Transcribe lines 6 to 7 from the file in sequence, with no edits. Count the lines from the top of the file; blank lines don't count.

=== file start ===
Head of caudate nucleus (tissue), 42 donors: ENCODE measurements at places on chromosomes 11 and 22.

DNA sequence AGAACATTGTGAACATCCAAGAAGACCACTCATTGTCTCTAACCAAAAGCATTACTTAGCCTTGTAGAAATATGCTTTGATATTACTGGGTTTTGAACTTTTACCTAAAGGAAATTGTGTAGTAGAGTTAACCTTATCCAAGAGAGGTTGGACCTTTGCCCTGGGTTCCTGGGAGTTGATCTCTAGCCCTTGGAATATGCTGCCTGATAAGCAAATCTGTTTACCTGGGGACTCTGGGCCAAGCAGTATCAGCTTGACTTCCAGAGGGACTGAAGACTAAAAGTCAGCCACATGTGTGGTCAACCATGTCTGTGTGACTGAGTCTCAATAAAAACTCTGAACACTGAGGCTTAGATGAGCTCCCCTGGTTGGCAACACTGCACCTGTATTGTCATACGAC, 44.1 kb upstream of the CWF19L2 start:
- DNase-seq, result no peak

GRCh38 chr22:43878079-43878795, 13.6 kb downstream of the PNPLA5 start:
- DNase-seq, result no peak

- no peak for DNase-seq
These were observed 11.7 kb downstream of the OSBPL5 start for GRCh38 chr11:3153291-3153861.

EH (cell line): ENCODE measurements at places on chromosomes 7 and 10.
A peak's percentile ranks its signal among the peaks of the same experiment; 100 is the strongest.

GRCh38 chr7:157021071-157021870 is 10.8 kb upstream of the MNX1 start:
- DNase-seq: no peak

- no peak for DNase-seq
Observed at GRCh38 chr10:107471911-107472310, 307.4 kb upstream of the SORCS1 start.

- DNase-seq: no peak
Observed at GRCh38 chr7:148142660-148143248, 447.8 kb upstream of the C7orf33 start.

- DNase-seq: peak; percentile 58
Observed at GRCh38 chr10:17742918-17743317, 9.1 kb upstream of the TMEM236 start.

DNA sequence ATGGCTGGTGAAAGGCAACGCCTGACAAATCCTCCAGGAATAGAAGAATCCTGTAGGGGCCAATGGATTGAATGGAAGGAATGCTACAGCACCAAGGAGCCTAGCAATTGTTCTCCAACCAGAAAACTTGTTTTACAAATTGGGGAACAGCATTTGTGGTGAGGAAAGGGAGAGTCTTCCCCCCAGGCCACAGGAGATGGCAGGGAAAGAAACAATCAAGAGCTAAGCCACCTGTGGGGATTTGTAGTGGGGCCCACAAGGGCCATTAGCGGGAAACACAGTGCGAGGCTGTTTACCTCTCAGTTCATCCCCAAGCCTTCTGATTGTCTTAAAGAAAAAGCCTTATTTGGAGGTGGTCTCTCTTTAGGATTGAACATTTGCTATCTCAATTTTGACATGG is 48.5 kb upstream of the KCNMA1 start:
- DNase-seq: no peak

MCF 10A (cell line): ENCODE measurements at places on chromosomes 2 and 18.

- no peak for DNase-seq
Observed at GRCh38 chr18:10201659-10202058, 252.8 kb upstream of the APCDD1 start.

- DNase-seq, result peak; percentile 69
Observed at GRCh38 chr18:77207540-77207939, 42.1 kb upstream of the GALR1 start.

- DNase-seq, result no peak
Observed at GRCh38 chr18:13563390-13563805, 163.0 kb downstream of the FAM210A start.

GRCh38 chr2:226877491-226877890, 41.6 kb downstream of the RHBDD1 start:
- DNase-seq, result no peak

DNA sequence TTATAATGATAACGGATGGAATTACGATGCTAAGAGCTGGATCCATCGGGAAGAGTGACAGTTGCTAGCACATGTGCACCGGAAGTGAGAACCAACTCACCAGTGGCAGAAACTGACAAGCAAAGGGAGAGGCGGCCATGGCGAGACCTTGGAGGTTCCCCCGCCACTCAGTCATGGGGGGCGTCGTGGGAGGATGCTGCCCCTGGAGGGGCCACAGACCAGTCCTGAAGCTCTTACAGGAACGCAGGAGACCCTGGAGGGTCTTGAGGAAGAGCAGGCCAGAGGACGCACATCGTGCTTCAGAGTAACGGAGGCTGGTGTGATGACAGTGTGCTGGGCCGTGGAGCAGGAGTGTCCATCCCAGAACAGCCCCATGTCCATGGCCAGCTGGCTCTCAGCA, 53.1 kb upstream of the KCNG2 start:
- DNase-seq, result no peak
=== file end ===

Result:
- no peak for DNase-seq
These were observed 11.7 kb downstream of the OSBPL5 start for GRCh38 chr11:3153291-3153861.